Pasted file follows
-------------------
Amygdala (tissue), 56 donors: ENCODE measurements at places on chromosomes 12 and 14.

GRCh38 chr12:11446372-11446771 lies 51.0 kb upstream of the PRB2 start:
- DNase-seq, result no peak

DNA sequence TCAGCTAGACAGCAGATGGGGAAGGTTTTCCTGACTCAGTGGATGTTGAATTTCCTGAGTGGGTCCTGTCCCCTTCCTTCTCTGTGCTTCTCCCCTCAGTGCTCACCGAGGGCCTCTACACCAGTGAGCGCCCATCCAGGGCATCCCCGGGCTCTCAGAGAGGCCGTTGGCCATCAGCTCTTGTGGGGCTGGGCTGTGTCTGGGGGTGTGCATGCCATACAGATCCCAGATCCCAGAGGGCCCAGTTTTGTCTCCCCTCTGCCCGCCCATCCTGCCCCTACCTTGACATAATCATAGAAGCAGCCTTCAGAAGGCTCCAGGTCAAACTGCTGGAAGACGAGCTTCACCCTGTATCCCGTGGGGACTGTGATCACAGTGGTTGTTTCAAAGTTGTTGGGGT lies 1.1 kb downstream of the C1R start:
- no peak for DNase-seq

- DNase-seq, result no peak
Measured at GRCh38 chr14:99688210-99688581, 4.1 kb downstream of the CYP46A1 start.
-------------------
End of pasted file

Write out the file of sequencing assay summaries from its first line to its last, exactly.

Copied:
Amygdala (tissue), 56 donors: ENCODE measurements at places on chromosomes 12 and 14.

GRCh38 chr12:11446372-11446771 lies 51.0 kb upstream of the PRB2 start:
- DNase-seq, result no peak

DNA sequence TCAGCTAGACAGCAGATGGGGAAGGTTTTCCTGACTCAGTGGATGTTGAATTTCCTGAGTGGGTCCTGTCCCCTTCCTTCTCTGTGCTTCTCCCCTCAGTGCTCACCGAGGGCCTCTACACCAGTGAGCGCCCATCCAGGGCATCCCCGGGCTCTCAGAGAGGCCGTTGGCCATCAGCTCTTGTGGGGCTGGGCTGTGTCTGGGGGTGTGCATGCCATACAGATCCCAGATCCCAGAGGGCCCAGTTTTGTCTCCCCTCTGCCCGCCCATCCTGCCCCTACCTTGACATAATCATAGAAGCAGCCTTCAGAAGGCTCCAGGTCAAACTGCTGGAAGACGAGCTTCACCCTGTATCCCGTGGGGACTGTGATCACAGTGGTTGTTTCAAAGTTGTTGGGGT lies 1.1 kb downstream of the C1R start:
- no peak for DNase-seq

- DNase-seq, result no peak
Measured at GRCh38 chr14:99688210-99688581, 4.1 kb downstream of the CYP46A1 start.